Marital Status and Mothers’ Time Use: Child Care, Housework, Leisure, and Sleep
Joanna Pepin, University of Maryland
Lynne M. Casper, University of Southern California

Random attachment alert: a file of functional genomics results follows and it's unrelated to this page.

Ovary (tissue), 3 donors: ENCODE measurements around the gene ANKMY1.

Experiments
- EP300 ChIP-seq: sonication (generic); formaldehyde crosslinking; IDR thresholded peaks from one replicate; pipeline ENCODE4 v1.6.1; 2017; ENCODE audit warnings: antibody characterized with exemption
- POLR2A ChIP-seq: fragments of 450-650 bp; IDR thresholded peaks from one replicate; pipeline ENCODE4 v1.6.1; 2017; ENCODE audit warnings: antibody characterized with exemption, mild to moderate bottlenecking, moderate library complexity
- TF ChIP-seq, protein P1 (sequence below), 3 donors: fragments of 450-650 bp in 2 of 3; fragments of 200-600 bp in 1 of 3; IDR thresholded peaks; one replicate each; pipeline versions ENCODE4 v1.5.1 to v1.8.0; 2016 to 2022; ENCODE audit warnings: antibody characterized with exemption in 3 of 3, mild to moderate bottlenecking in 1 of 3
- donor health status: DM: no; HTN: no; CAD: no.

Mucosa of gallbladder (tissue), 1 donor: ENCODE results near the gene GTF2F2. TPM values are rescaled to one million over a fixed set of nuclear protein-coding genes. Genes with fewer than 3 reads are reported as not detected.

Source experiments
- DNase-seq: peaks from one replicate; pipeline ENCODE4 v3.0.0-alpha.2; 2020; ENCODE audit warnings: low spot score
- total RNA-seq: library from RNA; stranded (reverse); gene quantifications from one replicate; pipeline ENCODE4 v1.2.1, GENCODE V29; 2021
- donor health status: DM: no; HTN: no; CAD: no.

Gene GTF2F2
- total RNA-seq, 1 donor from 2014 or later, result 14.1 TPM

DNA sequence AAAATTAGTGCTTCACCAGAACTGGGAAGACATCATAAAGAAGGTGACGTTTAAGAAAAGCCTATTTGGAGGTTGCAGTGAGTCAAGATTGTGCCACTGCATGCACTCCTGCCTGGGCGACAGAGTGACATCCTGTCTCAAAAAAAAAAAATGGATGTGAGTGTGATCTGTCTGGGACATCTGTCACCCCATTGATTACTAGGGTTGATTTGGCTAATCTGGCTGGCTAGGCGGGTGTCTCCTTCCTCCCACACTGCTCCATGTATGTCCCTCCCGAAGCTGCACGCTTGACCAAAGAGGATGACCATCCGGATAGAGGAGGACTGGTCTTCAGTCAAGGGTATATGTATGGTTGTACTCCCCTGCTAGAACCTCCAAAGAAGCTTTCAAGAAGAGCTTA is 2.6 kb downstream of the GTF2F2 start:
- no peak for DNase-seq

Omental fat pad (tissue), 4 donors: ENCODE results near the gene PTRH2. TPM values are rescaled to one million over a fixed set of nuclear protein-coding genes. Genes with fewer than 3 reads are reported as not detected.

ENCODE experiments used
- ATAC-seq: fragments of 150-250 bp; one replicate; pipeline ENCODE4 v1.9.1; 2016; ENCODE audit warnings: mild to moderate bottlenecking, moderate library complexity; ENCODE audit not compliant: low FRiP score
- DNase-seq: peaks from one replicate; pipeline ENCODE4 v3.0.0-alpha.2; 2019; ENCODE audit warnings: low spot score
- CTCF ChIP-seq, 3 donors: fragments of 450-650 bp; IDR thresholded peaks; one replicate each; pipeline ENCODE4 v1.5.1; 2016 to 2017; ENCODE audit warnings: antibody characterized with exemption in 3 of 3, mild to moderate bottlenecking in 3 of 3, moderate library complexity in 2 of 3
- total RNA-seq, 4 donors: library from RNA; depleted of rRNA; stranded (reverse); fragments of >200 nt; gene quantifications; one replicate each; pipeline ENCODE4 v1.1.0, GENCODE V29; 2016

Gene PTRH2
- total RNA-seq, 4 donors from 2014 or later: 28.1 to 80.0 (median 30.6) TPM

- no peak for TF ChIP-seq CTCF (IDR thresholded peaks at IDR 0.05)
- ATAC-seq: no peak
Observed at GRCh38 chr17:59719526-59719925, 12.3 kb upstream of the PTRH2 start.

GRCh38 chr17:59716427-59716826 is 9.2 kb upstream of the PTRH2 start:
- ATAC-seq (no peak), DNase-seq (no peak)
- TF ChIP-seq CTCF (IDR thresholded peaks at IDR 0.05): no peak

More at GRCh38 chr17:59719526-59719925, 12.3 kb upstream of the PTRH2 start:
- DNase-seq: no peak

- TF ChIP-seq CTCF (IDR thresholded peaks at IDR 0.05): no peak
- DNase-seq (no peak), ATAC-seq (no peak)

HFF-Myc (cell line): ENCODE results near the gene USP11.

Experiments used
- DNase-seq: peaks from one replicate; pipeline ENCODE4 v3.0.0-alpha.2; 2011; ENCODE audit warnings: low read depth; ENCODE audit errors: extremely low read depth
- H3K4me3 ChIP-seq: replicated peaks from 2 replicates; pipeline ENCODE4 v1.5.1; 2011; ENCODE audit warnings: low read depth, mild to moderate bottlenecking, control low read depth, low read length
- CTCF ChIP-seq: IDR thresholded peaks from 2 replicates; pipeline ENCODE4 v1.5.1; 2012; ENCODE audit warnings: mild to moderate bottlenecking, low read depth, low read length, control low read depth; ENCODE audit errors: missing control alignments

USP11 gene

Despite changes in women’s time use largely due to rising female employment, assumptions that single mothers are “time-poor” compared to married mothers persists. We use the 2003-2012 American Time Use Survey to examine variation in mothers’ time spent in housework, child care, leisure, and sleep by their marital status. Mothers’ childcare time does not vary by union status, suggesting that behavioral propensities to engage in child care are similar for all mothers. Married mothers do more housework and spend less time sleeping than other mothers. Married and divorced mothers have significantly less leisure time compared with never married mothers. Demographic characteristics of mothers, such as higher employment and education, reduce time spent on housework, as well as leisure and sleep time, but these effects do not differ by mothers’ living arrangements. These results provide no support for the time poverty thesis but offer some support for the doing gender perspective.